What if the employee experiences a disablement from a vaccine for Covid-19?
ODA: “Any injury to or disease or death of an employee arising from the administration of a vaccine, including without limitation smallpox vaccine, to prepare for, or as a response to, a threatened or potential bioterrorist incident to the employee as part of a voluntary inoculation program in connection with the person’s employment or in connection with any governmental program or recommendation for the inoculation of workers in the employees occupation, geographical area, or other category that includes the employee is deemed to arise out of and in the course of the employment for all purposes under this Act.”
Claims for stress can be brought under the WCA/ODA provided the employee can prove:
That the mental disorder caused by the stress arose from a situation of greater dimension than the normal or usual day-to-day emotional strain and tension to which employees are generally subjected to in the work force or in the petitioner’s particular job.
That the stressful condition actually exists on the petitioner’s job.
That the employee’s specific employment conditions were the major contributory cause of the mental disorder when compared to non-employment conditions.
This may not be as simple as it seems. Remember that stress caused by Covid-19 is pervasive in our society at this time, whether on the job or not. Certainly, a better claim can be made for those employees in jobs which would seemingly create greater exposure and therefore stress. However, proof of exposure and causation would require medical documentation. In my personal experience, such claims are difficult but not impossible to prove. But, I have yet to prosecute a claim for stress caused by the current pandemic.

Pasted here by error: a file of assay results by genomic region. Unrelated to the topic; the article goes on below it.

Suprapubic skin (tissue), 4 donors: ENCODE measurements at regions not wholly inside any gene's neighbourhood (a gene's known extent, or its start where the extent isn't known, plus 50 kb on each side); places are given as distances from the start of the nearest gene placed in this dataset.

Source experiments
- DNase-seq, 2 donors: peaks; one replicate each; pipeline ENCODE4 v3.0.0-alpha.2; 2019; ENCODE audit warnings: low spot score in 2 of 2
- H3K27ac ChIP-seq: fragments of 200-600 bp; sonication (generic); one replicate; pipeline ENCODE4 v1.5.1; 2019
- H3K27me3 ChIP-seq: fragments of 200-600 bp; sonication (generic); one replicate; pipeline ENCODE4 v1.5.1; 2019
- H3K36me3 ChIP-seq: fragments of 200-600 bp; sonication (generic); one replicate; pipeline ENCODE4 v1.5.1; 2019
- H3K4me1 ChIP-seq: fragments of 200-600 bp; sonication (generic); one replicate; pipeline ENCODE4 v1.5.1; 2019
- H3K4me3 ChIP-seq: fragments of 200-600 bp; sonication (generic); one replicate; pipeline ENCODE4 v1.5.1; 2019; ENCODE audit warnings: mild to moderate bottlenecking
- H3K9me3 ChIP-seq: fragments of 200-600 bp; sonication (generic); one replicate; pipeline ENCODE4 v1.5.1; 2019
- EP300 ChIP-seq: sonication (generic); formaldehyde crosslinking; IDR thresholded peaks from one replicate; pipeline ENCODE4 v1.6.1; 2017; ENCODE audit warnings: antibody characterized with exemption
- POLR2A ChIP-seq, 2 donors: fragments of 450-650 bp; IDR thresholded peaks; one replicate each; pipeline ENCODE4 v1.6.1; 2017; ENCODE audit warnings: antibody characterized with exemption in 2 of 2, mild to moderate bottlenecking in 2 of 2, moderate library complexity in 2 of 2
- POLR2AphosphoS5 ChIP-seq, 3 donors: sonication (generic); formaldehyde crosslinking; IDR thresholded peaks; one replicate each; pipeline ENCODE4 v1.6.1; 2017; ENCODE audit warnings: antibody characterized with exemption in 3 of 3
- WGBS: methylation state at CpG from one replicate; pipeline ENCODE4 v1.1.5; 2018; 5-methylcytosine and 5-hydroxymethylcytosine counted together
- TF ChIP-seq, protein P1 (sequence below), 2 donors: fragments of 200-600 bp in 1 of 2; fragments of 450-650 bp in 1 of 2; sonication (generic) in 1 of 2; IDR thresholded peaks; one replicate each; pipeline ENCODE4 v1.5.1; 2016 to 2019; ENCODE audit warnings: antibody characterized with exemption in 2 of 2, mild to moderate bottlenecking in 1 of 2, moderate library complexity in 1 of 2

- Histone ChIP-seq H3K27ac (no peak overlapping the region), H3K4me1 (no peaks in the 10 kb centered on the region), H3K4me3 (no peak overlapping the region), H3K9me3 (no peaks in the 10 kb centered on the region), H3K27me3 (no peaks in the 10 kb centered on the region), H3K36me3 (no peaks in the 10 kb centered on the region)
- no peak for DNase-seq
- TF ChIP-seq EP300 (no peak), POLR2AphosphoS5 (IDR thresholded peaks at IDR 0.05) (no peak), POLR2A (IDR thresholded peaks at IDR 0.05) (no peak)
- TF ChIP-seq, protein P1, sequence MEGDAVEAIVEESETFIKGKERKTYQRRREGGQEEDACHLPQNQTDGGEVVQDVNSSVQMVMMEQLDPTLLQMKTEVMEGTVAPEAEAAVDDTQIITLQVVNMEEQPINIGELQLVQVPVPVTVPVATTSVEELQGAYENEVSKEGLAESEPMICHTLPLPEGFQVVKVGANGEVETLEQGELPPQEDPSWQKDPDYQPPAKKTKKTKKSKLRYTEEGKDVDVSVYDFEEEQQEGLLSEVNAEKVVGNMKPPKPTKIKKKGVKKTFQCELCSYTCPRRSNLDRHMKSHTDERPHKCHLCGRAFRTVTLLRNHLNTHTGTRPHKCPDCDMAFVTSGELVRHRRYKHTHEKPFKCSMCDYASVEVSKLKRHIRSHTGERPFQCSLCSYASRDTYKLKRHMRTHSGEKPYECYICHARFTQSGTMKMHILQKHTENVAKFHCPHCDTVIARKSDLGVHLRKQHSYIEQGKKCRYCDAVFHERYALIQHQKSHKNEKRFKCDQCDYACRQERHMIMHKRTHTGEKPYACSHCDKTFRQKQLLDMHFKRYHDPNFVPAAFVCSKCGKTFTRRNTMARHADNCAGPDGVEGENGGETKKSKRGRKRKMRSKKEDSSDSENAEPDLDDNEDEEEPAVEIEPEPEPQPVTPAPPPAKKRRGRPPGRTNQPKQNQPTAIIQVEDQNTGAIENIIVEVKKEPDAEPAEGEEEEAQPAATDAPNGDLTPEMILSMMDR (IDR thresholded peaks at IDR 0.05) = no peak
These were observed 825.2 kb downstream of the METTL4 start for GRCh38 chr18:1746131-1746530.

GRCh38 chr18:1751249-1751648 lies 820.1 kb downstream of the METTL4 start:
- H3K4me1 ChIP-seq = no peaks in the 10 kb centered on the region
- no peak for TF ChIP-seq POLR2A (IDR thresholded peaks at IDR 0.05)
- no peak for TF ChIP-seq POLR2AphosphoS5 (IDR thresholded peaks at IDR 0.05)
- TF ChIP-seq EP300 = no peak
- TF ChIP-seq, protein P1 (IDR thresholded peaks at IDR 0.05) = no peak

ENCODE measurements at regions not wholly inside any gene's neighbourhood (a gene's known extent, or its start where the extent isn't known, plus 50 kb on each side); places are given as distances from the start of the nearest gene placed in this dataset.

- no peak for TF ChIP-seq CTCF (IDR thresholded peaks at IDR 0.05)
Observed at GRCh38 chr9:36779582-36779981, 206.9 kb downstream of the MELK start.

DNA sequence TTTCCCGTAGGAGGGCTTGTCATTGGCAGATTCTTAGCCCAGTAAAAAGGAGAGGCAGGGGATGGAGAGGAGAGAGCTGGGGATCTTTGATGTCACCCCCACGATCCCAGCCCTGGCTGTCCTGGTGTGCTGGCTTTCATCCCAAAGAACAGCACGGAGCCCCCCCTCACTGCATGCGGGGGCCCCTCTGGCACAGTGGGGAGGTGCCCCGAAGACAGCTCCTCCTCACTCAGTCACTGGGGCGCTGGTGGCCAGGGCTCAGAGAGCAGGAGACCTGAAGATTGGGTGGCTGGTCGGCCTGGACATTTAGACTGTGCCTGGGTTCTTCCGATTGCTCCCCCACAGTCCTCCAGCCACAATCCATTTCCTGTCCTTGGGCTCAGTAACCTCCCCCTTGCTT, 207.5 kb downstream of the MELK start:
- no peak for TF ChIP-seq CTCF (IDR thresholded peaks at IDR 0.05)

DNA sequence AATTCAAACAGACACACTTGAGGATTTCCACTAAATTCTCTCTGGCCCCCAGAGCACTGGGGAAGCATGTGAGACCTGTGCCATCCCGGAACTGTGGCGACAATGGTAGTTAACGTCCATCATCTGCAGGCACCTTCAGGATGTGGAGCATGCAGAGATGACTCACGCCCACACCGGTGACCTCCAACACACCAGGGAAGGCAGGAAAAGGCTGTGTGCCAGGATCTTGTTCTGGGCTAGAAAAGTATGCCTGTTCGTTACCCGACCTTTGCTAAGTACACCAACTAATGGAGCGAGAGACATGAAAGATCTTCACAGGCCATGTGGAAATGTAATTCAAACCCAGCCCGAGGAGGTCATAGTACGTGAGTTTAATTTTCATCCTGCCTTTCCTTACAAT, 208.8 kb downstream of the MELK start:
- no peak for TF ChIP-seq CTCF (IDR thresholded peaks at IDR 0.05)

WHAT TO DO
This is intended to be a general discussion of the current status of claims under either Act. As noted at the outset, Covid-19 presents a novel and fluid issue. This document is not intended to be an exhaustive explanation of any possible claim without discussing the facts regarding any potential claim directly with the potential employee. That being said….
DOCUMENT WITH MEDICAL RECORDS/EVIDENCE THE FACT THAT YOU HAVE BEEN INFECTED BY COVID-19
Your medical records will be necessary to prove you have contracted the disease.
NOTIFY YOUR EMPLOYER IMMEDIATELY THAT YOU HAVE CONTRACTED THE DISEASE AS A RESULT OF EXPOSURE DUE TO YOUR EMPLOYMENT
It is always best to do so in writing and/or with a trustworthy witness present. Time is of the essence. This is not an issue you want out there to deny an otherwise valid claim.
COMPILE ANY AND ALL DOCUMENTS, DATA OR EVIDENCE YOU CAN FIND TO ESTABLISH EXPOSURE TO THE DISEASE AS A RESULT OF YOUR EMPLOYMENT
What evidence do you have that you are employed in an occupation or process in which the hazard of the disease exists? Has your employer provided documentation that the hazard or disease exists in your employment? Have co-workers contracted the disease?
CONTACT AN ATTORNEY WHO CAN PROVIDE APPROPRIATE GUIDANCE AND COUNSEL IMMEDIATELY WITH ANY QUESTIONS OR CONCERNS YOU MAY HAVE
This may seem like a blatant ploy for claims, but I assure you it is not. These claims will most likely end up being reviewed and litigated because of the novel issues they present. There are many excellent attorneys handling claims under the WCA and ODA. Choose one who you trust and listen to their advice. Any knowledgeable attorney will tell you that it is better to start down the right path than to spend months trying to correct errors which could have been avoided.
Should you wish to discuss Covid-19 claims under the WCA or ODA, please call me at 312-236-1892.
We hope you, your family and your friends all remain healthy and safe.